My name is Grace Crandall, and I am a senior this year. I began writing short stories when I was 6 or 7 because I was inspired by the books I was already reading. I continued writing both as an escape and as a way to preserve the thoughts, feelings, and details that otherwise would be forgotten in the quickness of life.


I know that I should speak.

The idea begins like a whisper. The mist that curls up around a sunny glade until nothing is left but shadow, and all that can be heard is the ringing of some far off bell. It is the temptation of risk: a moving object gaining speed and momentum as the idea grows. A wish that rushes towards fruition, until it sees the jump it must take to do so.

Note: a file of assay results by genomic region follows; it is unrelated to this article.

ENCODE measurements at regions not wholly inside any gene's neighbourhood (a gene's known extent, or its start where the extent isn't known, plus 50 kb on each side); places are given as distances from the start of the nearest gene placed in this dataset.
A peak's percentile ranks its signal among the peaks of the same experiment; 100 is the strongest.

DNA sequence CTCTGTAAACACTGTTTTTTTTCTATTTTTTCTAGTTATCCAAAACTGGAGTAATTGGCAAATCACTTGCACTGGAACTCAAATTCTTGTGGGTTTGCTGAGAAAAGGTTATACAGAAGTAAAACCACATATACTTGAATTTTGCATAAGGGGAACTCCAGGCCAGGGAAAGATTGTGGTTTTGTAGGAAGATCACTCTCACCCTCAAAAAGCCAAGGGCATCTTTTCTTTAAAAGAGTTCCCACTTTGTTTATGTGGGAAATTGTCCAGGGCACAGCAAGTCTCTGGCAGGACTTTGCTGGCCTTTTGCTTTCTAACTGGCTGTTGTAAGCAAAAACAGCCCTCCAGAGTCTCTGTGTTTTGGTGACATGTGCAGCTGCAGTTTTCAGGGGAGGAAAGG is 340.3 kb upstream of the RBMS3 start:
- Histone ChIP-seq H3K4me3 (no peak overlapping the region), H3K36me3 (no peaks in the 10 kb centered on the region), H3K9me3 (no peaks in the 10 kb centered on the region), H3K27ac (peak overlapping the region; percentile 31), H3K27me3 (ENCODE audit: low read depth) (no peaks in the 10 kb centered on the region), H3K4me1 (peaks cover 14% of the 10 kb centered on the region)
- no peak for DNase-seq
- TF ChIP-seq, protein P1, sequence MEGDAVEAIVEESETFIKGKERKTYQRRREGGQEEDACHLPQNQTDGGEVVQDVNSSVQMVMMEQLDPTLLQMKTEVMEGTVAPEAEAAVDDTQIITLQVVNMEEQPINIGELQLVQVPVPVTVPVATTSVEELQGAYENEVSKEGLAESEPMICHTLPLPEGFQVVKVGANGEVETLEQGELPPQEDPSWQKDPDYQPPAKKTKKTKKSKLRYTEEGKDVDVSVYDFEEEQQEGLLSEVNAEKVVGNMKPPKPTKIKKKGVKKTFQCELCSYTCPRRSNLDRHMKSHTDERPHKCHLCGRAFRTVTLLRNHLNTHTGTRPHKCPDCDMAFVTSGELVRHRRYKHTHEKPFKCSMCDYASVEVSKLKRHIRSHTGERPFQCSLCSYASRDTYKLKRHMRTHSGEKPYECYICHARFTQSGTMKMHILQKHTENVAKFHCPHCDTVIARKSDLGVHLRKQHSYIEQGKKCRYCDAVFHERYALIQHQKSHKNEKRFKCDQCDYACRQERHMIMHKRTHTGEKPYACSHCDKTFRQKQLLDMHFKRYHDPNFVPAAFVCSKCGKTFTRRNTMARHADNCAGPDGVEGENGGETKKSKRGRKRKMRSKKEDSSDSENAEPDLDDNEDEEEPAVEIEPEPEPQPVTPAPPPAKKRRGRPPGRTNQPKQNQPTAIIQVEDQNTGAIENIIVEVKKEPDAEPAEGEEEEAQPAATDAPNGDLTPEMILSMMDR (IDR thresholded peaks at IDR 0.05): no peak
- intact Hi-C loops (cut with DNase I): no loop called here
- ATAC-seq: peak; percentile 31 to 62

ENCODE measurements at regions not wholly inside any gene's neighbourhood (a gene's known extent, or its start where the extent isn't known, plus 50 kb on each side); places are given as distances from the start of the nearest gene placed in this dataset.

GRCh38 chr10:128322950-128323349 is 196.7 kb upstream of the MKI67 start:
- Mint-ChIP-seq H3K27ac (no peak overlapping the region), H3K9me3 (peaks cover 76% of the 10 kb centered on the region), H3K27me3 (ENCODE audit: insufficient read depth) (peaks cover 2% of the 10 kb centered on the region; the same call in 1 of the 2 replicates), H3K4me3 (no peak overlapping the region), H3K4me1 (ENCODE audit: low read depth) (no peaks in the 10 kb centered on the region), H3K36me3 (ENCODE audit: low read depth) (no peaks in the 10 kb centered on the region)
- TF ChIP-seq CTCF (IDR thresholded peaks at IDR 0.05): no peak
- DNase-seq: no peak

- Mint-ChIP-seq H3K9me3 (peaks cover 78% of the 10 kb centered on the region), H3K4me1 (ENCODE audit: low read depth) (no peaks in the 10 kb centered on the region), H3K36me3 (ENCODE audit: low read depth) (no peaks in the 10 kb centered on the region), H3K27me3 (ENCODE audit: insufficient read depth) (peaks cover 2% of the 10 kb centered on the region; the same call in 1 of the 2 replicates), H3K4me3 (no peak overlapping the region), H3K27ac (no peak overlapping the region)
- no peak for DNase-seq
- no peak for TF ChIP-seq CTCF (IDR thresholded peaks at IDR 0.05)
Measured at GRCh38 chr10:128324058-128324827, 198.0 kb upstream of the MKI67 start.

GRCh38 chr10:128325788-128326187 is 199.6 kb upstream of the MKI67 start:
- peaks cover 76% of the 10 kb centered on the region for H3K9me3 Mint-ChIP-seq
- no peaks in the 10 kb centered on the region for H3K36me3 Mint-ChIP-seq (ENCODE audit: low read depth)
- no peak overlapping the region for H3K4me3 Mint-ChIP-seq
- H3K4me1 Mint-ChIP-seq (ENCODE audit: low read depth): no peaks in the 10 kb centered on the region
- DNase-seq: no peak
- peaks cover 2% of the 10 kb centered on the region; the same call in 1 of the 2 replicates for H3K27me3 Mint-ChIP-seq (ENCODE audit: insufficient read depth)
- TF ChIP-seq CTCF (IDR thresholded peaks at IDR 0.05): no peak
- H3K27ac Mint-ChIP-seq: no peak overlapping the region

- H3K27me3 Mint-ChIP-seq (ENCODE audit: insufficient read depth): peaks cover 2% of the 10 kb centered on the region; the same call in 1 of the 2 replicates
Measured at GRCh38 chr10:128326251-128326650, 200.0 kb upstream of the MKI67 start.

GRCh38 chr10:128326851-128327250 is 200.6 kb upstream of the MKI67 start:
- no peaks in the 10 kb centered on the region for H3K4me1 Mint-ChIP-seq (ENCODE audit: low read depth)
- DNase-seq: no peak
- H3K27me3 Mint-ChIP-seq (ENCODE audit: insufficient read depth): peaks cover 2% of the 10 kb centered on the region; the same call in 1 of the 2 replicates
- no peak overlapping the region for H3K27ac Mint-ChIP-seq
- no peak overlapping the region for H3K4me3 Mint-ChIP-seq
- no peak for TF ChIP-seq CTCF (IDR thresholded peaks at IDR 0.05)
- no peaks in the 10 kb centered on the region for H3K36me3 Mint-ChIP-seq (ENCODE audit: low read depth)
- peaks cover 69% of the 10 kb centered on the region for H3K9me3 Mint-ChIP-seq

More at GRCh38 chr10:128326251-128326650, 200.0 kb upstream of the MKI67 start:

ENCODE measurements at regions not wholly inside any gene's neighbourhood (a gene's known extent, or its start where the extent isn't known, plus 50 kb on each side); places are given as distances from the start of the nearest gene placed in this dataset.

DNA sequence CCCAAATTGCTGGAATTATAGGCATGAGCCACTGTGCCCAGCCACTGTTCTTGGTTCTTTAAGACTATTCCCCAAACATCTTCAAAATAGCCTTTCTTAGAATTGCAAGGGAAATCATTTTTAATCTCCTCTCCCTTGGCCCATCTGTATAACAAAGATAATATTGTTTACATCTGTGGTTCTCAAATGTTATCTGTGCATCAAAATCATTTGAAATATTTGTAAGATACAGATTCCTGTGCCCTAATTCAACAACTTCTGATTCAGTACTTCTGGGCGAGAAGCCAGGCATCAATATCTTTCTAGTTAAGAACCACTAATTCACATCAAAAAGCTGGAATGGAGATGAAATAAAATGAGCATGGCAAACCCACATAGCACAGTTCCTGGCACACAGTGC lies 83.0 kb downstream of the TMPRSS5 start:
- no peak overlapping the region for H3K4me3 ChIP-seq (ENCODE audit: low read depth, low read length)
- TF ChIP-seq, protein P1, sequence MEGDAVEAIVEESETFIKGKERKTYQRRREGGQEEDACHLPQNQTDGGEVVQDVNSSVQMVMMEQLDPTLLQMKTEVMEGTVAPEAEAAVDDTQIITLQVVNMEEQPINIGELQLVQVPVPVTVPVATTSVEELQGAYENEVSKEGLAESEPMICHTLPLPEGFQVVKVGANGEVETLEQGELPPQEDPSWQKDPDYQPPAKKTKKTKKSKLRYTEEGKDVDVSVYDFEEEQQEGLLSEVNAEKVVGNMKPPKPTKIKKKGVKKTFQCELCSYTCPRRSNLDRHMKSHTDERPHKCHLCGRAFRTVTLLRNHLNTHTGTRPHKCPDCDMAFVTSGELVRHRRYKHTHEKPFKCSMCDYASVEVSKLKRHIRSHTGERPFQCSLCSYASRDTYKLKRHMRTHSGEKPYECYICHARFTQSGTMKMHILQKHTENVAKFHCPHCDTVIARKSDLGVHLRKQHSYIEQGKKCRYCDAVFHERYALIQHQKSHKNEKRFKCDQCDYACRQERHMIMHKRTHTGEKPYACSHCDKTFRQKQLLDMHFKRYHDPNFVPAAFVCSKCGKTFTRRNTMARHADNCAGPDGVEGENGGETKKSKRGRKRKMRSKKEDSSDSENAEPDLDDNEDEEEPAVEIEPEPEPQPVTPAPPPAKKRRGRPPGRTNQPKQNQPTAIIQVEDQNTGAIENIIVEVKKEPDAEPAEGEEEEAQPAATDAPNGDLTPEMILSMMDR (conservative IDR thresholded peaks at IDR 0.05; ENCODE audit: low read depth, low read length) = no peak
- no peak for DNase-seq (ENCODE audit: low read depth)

The words hang on the edges of my lips like a careening vehicle balanced on the edge of a cliff, tottering to-and-fro o’er the sea that roars beneath it. Indecision. Suspense. Moments that stretch into long, heart pounding hours, in which it seems the danger only grows.

There are two options here, and I know both of them. One is leaning forward over the abyss, and letting myself free fall into the insecure belief that something will catch me. It is the thrill of feeling death before safety, and the terrifying attempt to stop myself once I have committed. It is pounding worry and sweaty hands. Long, long minutes.

The other option is to remain quiet. To slowly pull back from the cliff, retreating into whatever lies behind. Feeling the rush of safety return, and the oxygen flood my lungs, is a beautiful letdown. But the “what if” continues, and the desire to jump off the same cliff as those I know. The human longing for someone to cheer as I fall, to catch me in safety and listening replies at the end. After I refuse to jump, I often wish that I did.

In class, I know that I should speak.